Posted 48d ago
As a dog owner, it may be tempting to wash away foul-smelling dog odours. But expert Gillian Irvine, Grooming Development Manager at The Groom Room, says we shouldn’t be overdoing it.
Dogs are prone to have intense odours when they are wet, had long walks or have rolled around in something unpleasant, but how do we judge when it’s bath time.
Gillian shares her tips and advice to washing your pets safely and correctly.
Keep it to a minimum
Grooming is part of being a responsible dog owner and for some breeds it's an absolute necessity to maintain their skin and coat condition through brushing and baths. However, just like our human hair and skin, washing should be kept to a minimum to avoid losing natural oils and irritating the skin.
As a general rule, the ideal amount to wash your dog would be between 4-8 weeks. But this of course depends on their age, breed, size and lifestyle.
A long or curly coated breed would expect to be washed more often around every 4 to 6 weeks, whereas a short or smooth coated dog may only need to be fully groomed every 8 to 12 weeks.
The exception to washing more
The above is simply a guide based on your breed, however there are exceptions to washing your dog earlier than our usual schedule. For example, if your dog’s fur is stained with oils and mud you will need to wash this off. As well in hotter months, especially for longer haired breeds, your dog is more likely to sweat and may appreciate a cool wash to keep them healthy and clean.
Dog owners should judge from the state of fur if they need a quick brush, a rinse down or if it’s time to put the shampoo to use.
Gillian Irvine says avoid ears and eyes (Image: Getty)
Is it bad if we wash them too much or too little?
The answer is yes. It’s about finding a balance that suits your dog’s coat and lifestyle. It’s important to keep your dog clean and cared for, but it’s important to remember that your dog shouldn’t be washed or groomed too frequently as it can irritate their skin and coat.
Regular grooming prevents painful matting, removes loose or dead hair from the coat to allow the skin to breathe, keeps the ears and eyes clean which helps to prevent infection, and ensures the nails don't overgrow or cause discomfort to your dog.
Brush between washes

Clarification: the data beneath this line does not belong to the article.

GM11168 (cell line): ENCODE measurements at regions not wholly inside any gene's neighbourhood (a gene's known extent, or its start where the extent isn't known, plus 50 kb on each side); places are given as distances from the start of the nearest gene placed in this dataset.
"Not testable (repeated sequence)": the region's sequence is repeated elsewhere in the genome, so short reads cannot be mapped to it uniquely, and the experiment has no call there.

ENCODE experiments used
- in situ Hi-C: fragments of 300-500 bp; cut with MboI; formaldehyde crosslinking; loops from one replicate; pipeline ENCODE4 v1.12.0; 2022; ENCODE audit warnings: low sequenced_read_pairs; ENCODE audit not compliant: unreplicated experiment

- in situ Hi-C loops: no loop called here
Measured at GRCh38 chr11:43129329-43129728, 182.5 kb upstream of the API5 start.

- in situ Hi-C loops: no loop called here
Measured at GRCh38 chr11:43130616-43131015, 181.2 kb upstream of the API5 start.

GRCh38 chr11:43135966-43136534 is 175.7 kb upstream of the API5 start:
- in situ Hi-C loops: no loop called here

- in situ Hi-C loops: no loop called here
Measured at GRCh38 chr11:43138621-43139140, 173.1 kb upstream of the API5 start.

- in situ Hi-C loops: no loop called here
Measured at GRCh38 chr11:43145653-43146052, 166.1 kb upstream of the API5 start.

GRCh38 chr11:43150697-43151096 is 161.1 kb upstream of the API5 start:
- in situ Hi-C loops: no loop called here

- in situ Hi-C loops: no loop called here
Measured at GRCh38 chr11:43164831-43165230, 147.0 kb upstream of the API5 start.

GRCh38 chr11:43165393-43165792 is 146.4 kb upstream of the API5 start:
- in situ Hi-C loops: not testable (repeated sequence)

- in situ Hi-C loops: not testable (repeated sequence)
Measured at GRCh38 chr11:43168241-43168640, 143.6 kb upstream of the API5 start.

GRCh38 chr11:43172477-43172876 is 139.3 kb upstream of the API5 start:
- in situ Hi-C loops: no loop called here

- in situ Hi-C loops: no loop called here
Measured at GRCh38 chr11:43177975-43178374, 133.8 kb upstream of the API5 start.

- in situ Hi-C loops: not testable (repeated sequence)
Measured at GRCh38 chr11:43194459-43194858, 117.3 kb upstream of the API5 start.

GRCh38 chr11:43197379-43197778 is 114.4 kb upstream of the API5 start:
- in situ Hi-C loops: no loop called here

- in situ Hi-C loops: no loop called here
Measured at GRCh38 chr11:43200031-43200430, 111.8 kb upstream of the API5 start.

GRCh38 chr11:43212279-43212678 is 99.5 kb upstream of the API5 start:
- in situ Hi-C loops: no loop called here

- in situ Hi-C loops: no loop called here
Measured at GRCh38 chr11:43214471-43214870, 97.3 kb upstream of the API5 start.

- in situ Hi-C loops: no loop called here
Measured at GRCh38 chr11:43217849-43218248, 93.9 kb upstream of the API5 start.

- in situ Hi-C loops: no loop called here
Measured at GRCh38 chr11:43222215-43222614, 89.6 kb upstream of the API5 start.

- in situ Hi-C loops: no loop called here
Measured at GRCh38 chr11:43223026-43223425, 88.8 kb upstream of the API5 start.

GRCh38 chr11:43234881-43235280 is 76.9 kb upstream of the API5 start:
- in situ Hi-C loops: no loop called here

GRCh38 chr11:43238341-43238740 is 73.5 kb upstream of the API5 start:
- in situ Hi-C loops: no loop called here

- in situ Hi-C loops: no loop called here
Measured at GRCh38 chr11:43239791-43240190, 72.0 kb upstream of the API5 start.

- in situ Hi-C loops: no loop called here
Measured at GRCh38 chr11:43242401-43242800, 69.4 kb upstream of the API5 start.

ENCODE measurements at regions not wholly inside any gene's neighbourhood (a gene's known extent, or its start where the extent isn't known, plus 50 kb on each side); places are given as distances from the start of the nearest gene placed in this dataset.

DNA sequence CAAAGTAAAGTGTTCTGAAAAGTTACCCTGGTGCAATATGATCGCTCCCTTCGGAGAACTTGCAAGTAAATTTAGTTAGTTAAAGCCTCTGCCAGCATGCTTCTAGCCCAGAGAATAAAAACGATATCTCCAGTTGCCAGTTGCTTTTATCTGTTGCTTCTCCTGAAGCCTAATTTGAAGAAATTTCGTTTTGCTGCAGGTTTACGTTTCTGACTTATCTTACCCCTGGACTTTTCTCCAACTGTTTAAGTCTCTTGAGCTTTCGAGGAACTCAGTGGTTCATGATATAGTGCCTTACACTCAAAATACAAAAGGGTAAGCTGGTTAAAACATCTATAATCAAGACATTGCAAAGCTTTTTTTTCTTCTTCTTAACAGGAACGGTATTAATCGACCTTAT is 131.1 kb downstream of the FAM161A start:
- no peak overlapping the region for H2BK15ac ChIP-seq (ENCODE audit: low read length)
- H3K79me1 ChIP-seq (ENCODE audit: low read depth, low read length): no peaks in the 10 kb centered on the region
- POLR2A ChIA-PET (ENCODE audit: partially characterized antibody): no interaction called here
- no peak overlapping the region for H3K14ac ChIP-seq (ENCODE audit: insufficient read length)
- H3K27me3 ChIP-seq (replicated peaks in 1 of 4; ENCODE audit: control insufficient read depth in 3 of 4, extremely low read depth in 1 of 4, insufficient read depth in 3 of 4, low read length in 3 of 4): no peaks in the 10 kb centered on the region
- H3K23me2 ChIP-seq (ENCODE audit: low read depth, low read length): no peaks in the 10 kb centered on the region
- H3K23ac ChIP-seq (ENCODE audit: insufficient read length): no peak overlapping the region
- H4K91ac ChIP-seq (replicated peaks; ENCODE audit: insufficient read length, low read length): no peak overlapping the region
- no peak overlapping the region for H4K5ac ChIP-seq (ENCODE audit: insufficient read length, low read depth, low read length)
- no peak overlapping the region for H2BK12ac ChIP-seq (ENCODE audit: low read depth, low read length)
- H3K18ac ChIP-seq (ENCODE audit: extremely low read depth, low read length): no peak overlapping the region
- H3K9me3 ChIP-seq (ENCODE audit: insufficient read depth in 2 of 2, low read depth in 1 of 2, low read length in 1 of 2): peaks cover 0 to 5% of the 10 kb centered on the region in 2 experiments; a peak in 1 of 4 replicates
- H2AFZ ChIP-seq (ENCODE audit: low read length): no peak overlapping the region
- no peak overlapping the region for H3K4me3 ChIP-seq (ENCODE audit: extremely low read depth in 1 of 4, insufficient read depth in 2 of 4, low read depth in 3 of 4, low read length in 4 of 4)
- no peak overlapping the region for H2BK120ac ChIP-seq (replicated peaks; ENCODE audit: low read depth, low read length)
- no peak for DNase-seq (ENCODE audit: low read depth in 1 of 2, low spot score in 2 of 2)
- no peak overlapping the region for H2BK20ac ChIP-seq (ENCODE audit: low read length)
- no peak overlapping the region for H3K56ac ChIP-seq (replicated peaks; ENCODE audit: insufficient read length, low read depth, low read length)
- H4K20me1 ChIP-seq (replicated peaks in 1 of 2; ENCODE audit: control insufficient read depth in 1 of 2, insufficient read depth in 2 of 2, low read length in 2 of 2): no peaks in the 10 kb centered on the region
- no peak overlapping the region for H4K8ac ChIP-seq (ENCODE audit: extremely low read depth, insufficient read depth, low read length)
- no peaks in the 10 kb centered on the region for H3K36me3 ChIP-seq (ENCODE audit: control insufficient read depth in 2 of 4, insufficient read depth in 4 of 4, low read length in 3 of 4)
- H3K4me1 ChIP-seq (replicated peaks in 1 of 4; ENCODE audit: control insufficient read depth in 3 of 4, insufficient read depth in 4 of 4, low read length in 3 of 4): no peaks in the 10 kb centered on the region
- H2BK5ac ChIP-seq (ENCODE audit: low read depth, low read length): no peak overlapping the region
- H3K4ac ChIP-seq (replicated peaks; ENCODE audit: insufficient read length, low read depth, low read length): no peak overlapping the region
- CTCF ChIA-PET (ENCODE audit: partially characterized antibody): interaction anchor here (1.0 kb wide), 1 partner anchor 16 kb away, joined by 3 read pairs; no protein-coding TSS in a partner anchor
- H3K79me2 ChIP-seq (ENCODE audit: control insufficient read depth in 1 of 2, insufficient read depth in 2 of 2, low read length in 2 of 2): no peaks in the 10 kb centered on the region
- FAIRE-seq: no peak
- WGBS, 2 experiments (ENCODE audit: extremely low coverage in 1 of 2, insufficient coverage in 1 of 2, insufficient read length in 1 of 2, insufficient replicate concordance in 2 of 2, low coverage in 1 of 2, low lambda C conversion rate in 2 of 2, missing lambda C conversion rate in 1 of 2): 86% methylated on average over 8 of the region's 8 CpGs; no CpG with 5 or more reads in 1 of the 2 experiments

The biggest thing you can do at home to support your dog's coat between washes is to brush them regularly. Sometimes we may think they need a wash when actually they just need a good comb. Brushing will keep odours to a minimum while also improving blood circulation.
Brushing will help to keep those painful knots and tangles at bay and it’s also a good opportunity to give their skin and coat a good looking over to spot any possible parasites or scratches from brambles or thorns that may need attention.
Use the right shampoo
Gillian says using the right products can make a big difference to the longevity to the health and cleanliness of your dog’s coat. There are lots of different shampoos, conditioners and sprays for dogs on the market, but it’s best to use one that suits your dog's coat or skin to prevent having to wash them more than necessary.
A dog’s skin has different pH levels to ours, so it’s important to use specific dog shampoo as opposed to human shampoos as these could irritate their skin and eyes.
If your dog has sensitive skin, a natural shampoo or one with Evening Primrose Oil would be a good choice, whereas for a puppy you should choose a specially formulated puppy shampoo.
Just like human hair and skin, dog's fur can be irritated if over washed (Image: Getty)
Extra tips for washing your dog at home
Consider these extra steps to ensure they feel at ease and their coat and skin is looked after.
Brush your dog before bathing them Whatever type of coat your dog has, brushing them before their bath will help to get rid of any loose hair and fur.
Check the temperature Make sure the water isn’t too hot or cold. As well as being more comfortable for your dog, using warm water will help your dog shampoo to work better.
Use a hair trap Whether you’re using a handheld shower head or running a shallow bath, a hair trap is essential to stop your drain from getting clogged up.
Be careful of their ears and eyes Wet their fur gently and take care to not get water in their ears and eyes as this can cause infection. It’s usually best to use a damp cloth to clean around their head or wrap a towel around their head and ears to protect this from happening.
Dry your dog fully Once they’ve been washed, use a towel to remove the excess moisture from their fur. Water should be squeezed out using the towel rather than rubbed, as this will help avoid any matting after bathing. This should then be followed by a hairdryer on a warm setting to slowly dry them off completely. You should never leave your dog wet.
If you are struggling to make a decision or don’t know where to start, the groomers at The Groom Room can offer further advice on pet products.
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